With unemployment stuck above 9 percent, Washington is trying to “pivot to jobs” once again. And already the discussion feels tired. The White House’s much-hyped ideas don’t seem bold enough, and Republicans have had little to offer aside from the idea that reducing government regulation will somehow let the free market work its magic.
A range of less conventional ideas for creating jobs can be found beyond the narrow Washington conversation, however. They aren’t necessarily politically correct–but that doesn’t mean they would not be effective. It’s not like anything else we’ve been trying lately has been working.
Here are five of the best so-crazy-they-just-might-work ideas to get the economy back on track.
1. Bulldoze excess housing stock
The struggling housing sector continues to exert a drag on the economy as a whole.
This is the final part of a 3 part series on economic myths.
For a system allegedly being strangled in its bed, U.S. capitalism seems to be in astonishingly robust shape.
Numbers published by the Federal Reserve a few weeks ago show that corporate profit margins have just hit record levels. Indeed. Andrew Smithers, the well-regarded financial consultant and author of "Wall Street Revalued," calculates from the Fed's latest Flow of Funds report that corporate profit margins rocketed to 36% in the first quarter. Since records began in 1947 they have never been this high. The highest they got under Ronald Reagan was 30%.
The picture is also similar when you exclude financials.
The Dow Jones Industrial Average (^DJI – News) is above 10,000. Small company stocks have rallied astonishingly since early last year: The Russell 2000 index is back to levels seen not long before Lehman imploded. Meanwhile Cap Gemini's latest Wealth Report notes that the North American rich saw an 18% jump in their wealth last year.
Meanwhile, federal spending, about 25% of the economy this year, is expected to fall to about 23% by 2013. In 1983, under Ronald Reagan, it hit 23.5%. In the early 1990s it was around 22%. Some socialism.
These days, three-fifths of the entire budget goes on just three things: Insurance for our old age (through Social Security and Medicare), defense, and debt interest.
Conservatives don't want to cut the $700 billion-plus we spend on defense. We can't cut debt interest payments. And while Social Security and Medicare certainly need reform, the main "problems" are simply rising life expectancy and health care demands. If we didn't provide for the insurance through our taxes we'd have to do it individually.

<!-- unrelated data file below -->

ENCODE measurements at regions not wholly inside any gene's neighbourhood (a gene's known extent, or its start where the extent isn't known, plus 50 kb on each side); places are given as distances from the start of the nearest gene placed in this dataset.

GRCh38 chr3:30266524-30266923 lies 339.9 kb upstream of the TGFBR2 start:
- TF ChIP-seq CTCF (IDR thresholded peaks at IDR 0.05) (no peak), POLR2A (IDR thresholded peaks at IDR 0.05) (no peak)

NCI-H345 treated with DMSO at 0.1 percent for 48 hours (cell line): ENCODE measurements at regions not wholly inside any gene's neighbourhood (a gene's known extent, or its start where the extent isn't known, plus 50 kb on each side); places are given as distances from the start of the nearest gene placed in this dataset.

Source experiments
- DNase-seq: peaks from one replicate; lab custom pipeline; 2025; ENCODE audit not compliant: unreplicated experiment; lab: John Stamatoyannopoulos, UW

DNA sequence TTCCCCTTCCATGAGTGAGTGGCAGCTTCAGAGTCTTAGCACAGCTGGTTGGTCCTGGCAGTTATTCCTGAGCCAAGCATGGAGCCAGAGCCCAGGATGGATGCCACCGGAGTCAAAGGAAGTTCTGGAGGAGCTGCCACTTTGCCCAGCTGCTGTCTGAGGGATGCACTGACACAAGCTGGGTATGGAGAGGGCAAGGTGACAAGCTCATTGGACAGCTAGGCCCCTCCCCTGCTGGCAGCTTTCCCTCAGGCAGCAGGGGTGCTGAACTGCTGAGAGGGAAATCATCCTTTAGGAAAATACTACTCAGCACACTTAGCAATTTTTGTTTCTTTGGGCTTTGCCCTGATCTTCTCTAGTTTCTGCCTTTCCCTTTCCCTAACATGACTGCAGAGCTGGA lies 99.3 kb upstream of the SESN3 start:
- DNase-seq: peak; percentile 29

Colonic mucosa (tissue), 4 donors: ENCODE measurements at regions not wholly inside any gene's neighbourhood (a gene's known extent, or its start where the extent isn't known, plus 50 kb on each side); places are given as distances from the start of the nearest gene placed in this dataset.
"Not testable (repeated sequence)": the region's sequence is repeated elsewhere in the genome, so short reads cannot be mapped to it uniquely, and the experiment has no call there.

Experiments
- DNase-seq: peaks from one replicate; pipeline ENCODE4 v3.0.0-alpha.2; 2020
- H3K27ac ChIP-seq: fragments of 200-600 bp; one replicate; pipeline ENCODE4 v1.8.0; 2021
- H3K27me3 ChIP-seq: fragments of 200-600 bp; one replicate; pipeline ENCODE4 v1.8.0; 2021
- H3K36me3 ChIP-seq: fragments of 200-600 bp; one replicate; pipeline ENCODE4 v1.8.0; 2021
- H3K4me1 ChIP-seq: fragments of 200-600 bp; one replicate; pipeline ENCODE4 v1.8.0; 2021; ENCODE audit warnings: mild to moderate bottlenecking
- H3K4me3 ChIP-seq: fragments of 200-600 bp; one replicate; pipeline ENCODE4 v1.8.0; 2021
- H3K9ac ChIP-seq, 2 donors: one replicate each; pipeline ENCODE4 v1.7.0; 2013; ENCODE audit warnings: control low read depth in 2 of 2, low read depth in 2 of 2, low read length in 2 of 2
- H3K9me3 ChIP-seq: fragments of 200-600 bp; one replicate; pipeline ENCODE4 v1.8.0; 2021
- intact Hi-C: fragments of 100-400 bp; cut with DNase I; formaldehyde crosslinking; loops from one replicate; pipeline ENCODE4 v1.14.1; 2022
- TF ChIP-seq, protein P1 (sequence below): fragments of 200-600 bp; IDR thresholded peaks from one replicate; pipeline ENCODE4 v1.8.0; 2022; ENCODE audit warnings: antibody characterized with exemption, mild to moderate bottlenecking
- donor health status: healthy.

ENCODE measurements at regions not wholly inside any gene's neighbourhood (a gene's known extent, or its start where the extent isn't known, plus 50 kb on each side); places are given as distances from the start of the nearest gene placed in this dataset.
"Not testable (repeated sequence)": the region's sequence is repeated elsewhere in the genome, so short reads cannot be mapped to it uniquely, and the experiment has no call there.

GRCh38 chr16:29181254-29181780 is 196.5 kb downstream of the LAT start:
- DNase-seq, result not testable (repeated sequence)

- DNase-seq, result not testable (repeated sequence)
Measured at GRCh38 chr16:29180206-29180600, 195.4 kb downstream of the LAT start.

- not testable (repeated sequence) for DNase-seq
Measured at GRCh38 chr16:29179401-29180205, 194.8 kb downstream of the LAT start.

What about the rest of the budget? It's jumped from around 7% of GDP a few years ago to about 10% now. Out of control? It's been in the 6% to 9% range for decades. It's forecast to fall to about 8% again in a few years.
So much for a revolution. But here comes the counter-revolution just the same.
It's socialism because we have a Democrat in the office of the President. It's "trickle down" when we have a Republican in office. Let's see:
Seems like nothing's wrong to me. Oh, sure, the federal government spends a lot of money – money it doesn't have – on some stuff we don't need. But try taking away social security, Medicare, or defense. You'll be out of a job real fast if you're a national politician. Nobody has the wherewithal to do anything about any of this stuff.
So this is what I'd tell the Obama administration, if they asked: GROW the damned economy. Get it to 5-8 percent, and all this debt/deficit talk vanishes, people get hired for good jobs, and Obama gets a second term. It really is the economy, stupid, and Obama should have cracked this nut a while ago.
If I've said it once, I've said it a thousand times: The stimulus package was way too small.
And now that both sides of the aisle have either forgotten or dug in their heels on unemployment compensation extensions and further stimulatory legislation, we may be in for a classic double-dip recession.
Only this time, it might drive what seemed to be inevitable and then highly unlikely – a corporate lending and business real estate catastrophe that could dwarf the mortgage meltdown.
Then more cries, this time maybe real, for socialism will come to the forefront. Our brand of market capitalism (highly influenced by the idiots who represent us in Congress) certainly isn't working right now.
by Jack Guttentag
Yes, the mortgage market is more rigged against borrowers than ever before. If only PMI had been required on all buyers between 2001 and 2007…what if?
In my last column, I indicated that most mortgage borrowers who need private mortgage insurance are not aware that they have options in the kind of premium plan they select. Almost all are directed into monthly premium plans. Yet for many borrowers, the total cost over the period the borrowers will have the mortgage will be higher on a monthly premium plan than on a single financed-premium plan. In every case, furthermore, the increase in payment will be larger on a monthly premium plan.
A Market Rigged Against Borrowers: Why aren’t borrowers offered the option?
Did anybody expect anything less? In these circumstances (a rough, unstable economy), incentives need to stay in place – ideally – until the natural economy picks up. However, to be safe, the incentives most likely should stay in place until it’s obvious that the economy is rocking and rolling again.
WASHINGTON (Reuters) – Housing starts fell to a five-month low in May but industrial output rose, evidence of an uneven recovery that has kept inflation at a minimum.
As the government’s tax incentives for homebuyers expired, new home building dropped 10 percent to a seasonally adjusted annual rate of 593,000 units, the lowest level since December, the Commerce Department said on Wednesday.